It’s fair to say that nobody expects standardised packaging to be a silver bullet, and any effects of standardised packaging are likely to develop slowly. However, a large number of experiments, surveys and focus groups (many of which are summarised in two systematic reviews published in 2012 and 2013, and which Suzi Gage has blogged about before) have found that standardised packaging changes attitudes and beliefs around smoking, including reducing the appeal of smoking, increasing the noticeability of the health warnings, and preventing people from being misled about the relative health risks of different brands (people incorrectly assume that packs in lighter colours – i.e. “low tar” – are less harmful than darker coloured – i.e. “high tar” – packs).

The evidence that standardised packaging will change actual smoking behaviour is less clear, as this kind of research is difficult to do, but it is expected that as a result of these changes in attitudes and beliefs, standardised packaging will encourage some smokers to think twice about their smoking behaviour and, crucially, discourage some of the 200,000 children who start smoking every year from taking up the habit.

Quantifying the expected impact of standardised packaging on actual behaviour when implemented in the real world is difficult. Australia was the first (and, until today, the only) country in the world to introduce standardised packaging, back in December 2012. In 2015, 14 Open Access studies were published reporting the effects of standardised packaging there, finding that standardised packaging reduced the appeal of smoking and of cigarettes themselves, encouraged smoking cessation and made the health warnings more prominent. These findings support those observed in the laboratory studies and surveys conducted prior to the implementation of standardised packaging, adding weight to this previous body of literature. In addition, Australian research found no evidence for an increase in the illicit trade of cigarettes, which has been one of the tobacco industry’s main criticisms of standardised packaging policy.

But did standardised packaging change the actual numbers of smokers in Australia? Although the prevalence of smoking has been in decline in Australia for some time, an Australian government report shows that this decline has accelerated since the introduction of standardised packaging. It is estimated that standardised packaging is directly responsible (after taking into account other factors such as tax increases) for 25% of the 2.2% drop in smoking prevalence observed in the 36 months after the introduction of standardised packaging as compared with the 36 months before. This may not sound like a lot, but this is equivalent to 118,000 fewer Australians smoking as a direct result of standardised packaging. Given that two thirds of smokers are expected to die from diseases caused by tobacco use, this is a clinically meaningful decline.

This estimate is by no means perfect – short of interviewing every person in Australia, we can never know the exact number of smokers who have stopped as a direct result of this legislation or the number of teenagers who don’t start. As for the UK, we might expect to see a greater reduction in the number of smokers as compared with Australia due to our higher smoking prevalence (approximately 21% as compared with 13%) and our larger population (65.5 million as compared with 23.5 million). In the UK, the Office for National Statistics reports annual smoking prevalence, so like Australia we will be able to see whether there is a decline in prevalence in the next few years. In addition, a number of UK surveys are planned, including an online survey of 6,000 adult smokers (the Adult Tobacco Policy Survey), an in-home survey of 1,000 children (the Youth Tobacco Policy Survey) and a telephone survey of adult smokers (the Smoking Toolkit Study). Each of these will investigate differences in perceptions and experiences of smoking and cigarette packaging before and after the introduction of standardised packaging.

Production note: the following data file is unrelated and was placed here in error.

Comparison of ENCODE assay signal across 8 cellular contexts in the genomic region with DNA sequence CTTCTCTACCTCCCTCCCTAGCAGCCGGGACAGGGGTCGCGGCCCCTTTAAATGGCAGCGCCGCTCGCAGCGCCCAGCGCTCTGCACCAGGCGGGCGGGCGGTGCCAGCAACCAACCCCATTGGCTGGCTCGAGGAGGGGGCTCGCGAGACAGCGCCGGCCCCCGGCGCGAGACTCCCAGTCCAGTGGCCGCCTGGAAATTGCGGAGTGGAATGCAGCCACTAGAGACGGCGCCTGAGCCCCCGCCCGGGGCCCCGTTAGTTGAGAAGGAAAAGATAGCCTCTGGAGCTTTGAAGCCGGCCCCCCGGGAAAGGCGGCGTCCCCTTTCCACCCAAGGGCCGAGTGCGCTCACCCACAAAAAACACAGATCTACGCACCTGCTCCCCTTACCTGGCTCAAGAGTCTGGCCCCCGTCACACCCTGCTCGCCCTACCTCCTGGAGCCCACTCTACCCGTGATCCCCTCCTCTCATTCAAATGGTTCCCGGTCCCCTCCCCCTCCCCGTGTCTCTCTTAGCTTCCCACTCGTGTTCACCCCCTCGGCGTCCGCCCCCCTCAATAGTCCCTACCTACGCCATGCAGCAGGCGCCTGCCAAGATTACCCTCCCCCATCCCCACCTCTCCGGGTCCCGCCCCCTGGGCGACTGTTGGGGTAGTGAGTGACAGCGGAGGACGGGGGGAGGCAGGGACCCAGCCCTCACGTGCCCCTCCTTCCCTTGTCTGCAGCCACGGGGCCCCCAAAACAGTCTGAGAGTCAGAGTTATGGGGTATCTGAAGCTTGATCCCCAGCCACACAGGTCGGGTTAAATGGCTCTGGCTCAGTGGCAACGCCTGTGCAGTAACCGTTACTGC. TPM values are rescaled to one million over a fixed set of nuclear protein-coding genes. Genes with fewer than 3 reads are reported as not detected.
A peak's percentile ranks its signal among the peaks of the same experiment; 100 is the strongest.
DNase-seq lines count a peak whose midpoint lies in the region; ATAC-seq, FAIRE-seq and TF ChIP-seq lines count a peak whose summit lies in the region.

Standardised packaging is part of the UK’s comprehensive tobacco control strategy which includes tax increases, point of sale display bans, smoking bans and other advertising bans. Together, these strategies are expected to reduce the prevalence of smoking, and ultimately reduce the burden of disease caused by tobacco. It may not be a silver bullet, but it may be one more nail in the coffin.

Olivia Maynard is a Senior Research Associate at the University of Bristol. During her PhD she used cognitive neuroscience techniques to investigate the effectiveness of standardised packaging of cigarettes. Find her on Twitter @OliviaMaynard17.

Plain packs and EUTPD II tobacco legislation comes into force

Standardised packaging and EUTPD II tobacco legislation comes into force today, with tobacco manufacturers now only allowed to produce products that comply with the new regulations.

This includes no longer being able to manufacture cigarette packs containing less than twenty sticks, roll-your-own tobacco pouches under 30g or packaging featuring price marked packs.

Today also marks a year-long countdown to 20 May 2017 – beyond this date retailers must only sell standardised packs which comply with EUTPD II.